7. @ JB, y’know it’s incredibly hard to indicate irony online (perhaps there’s an icon that in my old age I don’t know about) however, I am in absolute agreement with your point. My line about the origin of the name ‘Hysteria’ was in order to point out what an absolutely sexist diagnosis it was. Indeed, the ancient Greeks attributed all sorts of mischief to that pesky uterus (they believed the womb traveled the body leaving trouble in its wake. Sore throat? That’ll be that pesky wandering womb up to no good again).

    However, the vibrator was invented in pursuit of a cure for this particular malady, so swings and roundabouts eh? (Inserts imaginary sarcasm icon).

    No, sorry, but you cannot justify violence, no matter what your cause. Every single group that employs violence makes this exact same argument. In fact, here’s an idea, take your quoted text and insert the name of any terrorist organisation of your choice, then ask yourself if you still agree with the sentiment.

    Whilst striking policemen, throwing stones, setting fire to buildings and causing as much trouble as possible when in custody are effective for getting your cause noticed, I maintain that when used to argue that I am your equal in every way, these actions would in fact have the opposite effect. You do not seem to be questioning my logic on this point, why is that?

    @ Lauren H……yes, I did read it. The most imperative word of your quoted text is the last one “yet”! Now, again this is perhaps where that aforementioned irony icon would come in handy, however, as it was included in the denouement to a piece celebrating the violence and anarchy of one woman in the name of feminism, you have to wonder just how much tongue was in the author’s cheek with that cheeky little ‘yet’.

    As for the rest of your post, I refer you to the latter part of my answer to JB above…..go on pick a group, any group, see if you still agree that violence is the answer.

    Yes, Emily Wilding Davidson died of her injuries. Do we know what became of the jockey? Or the horse for that matter? Were any other horses and jockeys injured as a result of her actions? If not, that was down to pure chance wasn’t it?

    Okay, I don’t claim to be an expert on Jesus, I’ll take your word for it that he flipped tables. I only picked him because he’s, without doubt, the best example of the power of peaceful protest.

    Seriously, why on earth is violence being glorified on here? Stop and think please.

    • Lauren H who wrote the article and this Lauren H are one and the same.
      It was tongue in cheek. It was a reference to the fact that the suffrage movement was peaceful for decades before it turned violent. Come back to me in fifty years time and if things are still the same as the way they are now I may be being less sarcastic.

  8. Incidentally, we do know what happened to the jockey. He lived until 1951.
    I repeat, nobody died as a result of WSPU action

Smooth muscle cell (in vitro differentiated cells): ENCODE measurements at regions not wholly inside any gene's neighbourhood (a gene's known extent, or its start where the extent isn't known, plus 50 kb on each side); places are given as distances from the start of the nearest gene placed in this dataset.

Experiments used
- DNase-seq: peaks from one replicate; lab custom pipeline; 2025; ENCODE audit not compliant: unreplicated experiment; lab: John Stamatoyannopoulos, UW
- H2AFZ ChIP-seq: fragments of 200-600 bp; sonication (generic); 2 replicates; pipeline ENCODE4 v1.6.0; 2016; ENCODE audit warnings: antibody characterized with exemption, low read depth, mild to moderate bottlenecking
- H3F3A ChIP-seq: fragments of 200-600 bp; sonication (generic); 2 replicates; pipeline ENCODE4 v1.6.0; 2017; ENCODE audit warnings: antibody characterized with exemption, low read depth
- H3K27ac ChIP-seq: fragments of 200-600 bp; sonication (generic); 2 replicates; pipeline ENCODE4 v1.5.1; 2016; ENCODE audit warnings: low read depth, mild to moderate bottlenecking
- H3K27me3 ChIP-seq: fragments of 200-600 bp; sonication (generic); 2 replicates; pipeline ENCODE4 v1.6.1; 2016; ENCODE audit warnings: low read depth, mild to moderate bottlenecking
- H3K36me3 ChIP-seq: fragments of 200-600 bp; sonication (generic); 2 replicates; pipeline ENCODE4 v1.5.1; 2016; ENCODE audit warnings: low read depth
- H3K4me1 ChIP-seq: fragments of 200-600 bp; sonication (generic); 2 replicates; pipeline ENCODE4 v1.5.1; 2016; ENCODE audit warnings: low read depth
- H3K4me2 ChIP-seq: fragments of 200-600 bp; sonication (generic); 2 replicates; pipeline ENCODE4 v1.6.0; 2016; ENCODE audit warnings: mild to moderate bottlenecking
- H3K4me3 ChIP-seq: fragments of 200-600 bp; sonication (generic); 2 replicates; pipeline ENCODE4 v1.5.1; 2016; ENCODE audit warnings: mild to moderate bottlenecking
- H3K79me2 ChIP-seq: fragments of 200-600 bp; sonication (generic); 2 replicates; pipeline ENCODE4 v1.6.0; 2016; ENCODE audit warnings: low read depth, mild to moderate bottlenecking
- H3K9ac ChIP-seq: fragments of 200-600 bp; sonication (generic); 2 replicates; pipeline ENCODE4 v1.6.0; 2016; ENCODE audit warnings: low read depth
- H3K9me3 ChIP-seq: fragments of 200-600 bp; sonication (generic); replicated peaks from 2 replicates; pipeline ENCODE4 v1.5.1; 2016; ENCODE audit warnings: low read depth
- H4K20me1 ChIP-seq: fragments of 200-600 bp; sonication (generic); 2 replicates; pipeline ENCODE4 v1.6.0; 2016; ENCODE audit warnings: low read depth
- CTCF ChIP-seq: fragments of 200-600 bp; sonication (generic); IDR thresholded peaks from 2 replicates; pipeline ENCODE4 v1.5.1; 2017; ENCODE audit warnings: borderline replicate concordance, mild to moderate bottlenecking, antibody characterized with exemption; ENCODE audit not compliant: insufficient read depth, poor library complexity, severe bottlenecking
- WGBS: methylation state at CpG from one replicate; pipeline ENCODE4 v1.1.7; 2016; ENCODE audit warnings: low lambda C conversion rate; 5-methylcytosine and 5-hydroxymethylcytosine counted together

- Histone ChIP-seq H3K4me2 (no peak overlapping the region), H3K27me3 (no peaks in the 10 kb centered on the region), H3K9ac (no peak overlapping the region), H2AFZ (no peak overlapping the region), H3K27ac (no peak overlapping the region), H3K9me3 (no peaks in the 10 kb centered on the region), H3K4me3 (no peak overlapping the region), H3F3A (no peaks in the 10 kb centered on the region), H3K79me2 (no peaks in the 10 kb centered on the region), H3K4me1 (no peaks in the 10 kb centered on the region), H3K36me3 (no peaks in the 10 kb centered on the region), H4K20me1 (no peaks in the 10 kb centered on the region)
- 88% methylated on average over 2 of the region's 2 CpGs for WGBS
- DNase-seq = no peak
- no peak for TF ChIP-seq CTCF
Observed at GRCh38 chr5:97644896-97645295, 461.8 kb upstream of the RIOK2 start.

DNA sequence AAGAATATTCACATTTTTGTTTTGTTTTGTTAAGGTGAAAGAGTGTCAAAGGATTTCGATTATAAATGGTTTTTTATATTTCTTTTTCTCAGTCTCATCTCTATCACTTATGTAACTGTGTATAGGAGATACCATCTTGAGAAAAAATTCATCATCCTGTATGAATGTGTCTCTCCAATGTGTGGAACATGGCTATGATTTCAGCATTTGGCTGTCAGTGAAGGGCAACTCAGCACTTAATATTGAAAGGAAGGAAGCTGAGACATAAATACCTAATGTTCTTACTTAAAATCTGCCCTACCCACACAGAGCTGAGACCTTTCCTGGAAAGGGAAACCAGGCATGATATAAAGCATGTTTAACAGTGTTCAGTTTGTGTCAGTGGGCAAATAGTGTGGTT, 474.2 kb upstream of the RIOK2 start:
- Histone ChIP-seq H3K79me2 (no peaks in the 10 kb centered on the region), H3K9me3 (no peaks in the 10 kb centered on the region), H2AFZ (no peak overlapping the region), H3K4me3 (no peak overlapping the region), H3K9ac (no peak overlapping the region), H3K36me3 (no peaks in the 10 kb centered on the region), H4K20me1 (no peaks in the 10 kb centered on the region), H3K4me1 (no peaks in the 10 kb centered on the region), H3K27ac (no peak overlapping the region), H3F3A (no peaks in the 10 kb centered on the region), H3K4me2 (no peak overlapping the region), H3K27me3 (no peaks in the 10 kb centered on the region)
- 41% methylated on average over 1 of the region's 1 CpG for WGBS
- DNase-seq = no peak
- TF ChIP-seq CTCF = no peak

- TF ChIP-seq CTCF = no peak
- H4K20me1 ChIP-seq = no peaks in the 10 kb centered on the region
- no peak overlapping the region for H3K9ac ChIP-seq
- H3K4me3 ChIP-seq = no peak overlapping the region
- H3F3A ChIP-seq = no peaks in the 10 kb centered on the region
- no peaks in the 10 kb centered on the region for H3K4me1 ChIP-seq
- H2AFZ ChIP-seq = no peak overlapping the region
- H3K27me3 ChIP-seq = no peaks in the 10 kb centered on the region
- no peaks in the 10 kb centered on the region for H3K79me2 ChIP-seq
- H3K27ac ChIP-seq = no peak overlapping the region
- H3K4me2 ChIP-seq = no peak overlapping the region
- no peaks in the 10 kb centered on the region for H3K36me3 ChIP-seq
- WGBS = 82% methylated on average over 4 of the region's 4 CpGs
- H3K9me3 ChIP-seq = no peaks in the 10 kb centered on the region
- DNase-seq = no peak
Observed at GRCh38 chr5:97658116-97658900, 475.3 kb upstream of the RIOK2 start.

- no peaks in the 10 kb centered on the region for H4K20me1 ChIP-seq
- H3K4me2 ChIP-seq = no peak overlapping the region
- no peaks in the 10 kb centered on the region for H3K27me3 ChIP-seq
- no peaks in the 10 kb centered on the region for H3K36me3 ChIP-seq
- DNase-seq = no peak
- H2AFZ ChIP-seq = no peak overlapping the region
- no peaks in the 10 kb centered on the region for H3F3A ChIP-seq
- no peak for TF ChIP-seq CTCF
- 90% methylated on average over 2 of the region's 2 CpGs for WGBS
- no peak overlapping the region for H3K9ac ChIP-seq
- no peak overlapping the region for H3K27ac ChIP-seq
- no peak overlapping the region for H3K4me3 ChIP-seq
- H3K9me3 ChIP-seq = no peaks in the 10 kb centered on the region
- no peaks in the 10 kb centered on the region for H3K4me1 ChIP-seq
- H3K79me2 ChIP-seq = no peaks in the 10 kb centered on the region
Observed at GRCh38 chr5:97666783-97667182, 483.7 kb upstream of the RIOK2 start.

9. Glad to hear it.

    Excuse my ignorance for not identifying you as the author, but I’m not going to apologise for being an advocate for peaceful protest and anti violence.

    If more people took my stance, then this world would be a much safer place to live than it is today.

    • Ghandi, John Lennon, Martin Luther King, Jimmie Lee Jackson: how many others can people name who took a stand in the name of peace and were killed for it? The USA has managed to kill over eight million people in its effort to spread the American way of democracy and peace. What you [sic] call a terrorist is someone fighting for their own freedom. Yes, there is no justification for violence, but we live in a violent society because it is a patriarchal society. If we want peace, that has to change.

  10. Angry Bird is not alone in thinking violence for any cause is unjustified. Maybe if Pankhurst could have seen the success of the peaceful civil rights movement headed by Martin Luther King, the Indian independence lead by Ghandi or the end of apartheid under Nelson Mandela (where violence would have shattered the process of building trust), she might have thought differently. Violence often snowballs into more violence and hate, leading to destruction rather than progress.

    I also thought there were many factors leading to the success of the women’s suffrage movement, including changing attitudes during the war when women took on some jobs usually done by men, and persuasive sympathisers in parliament. It is therefore hard to tell what the impact of the militants’ efforts alone were.

  11. Actually I’m pretty sure Nelson Mandela accepted that apartheid would not have ended without the violent movement that occurred, no one was listening to the peaceful protests and so they had enough, and stood up with violence.
    I think they key is not actual violence, but more of a ‘violent’ take – press harder, fight harder, don’t accept ANY discrimination, shout louder, protest more. None of this slow burning, be-nice-to-the-poor-men approach.

Leave a Reply

Your email address will not be published. Required fields are marked *

You may use these HTML tags and attributes: <a href="" title=""> <abbr title=""> <acronym title=""> <b> <blockquote cite=""> <cite> <code> <del datetime=""> <em> <i> <q cite=""> <strike> <strong>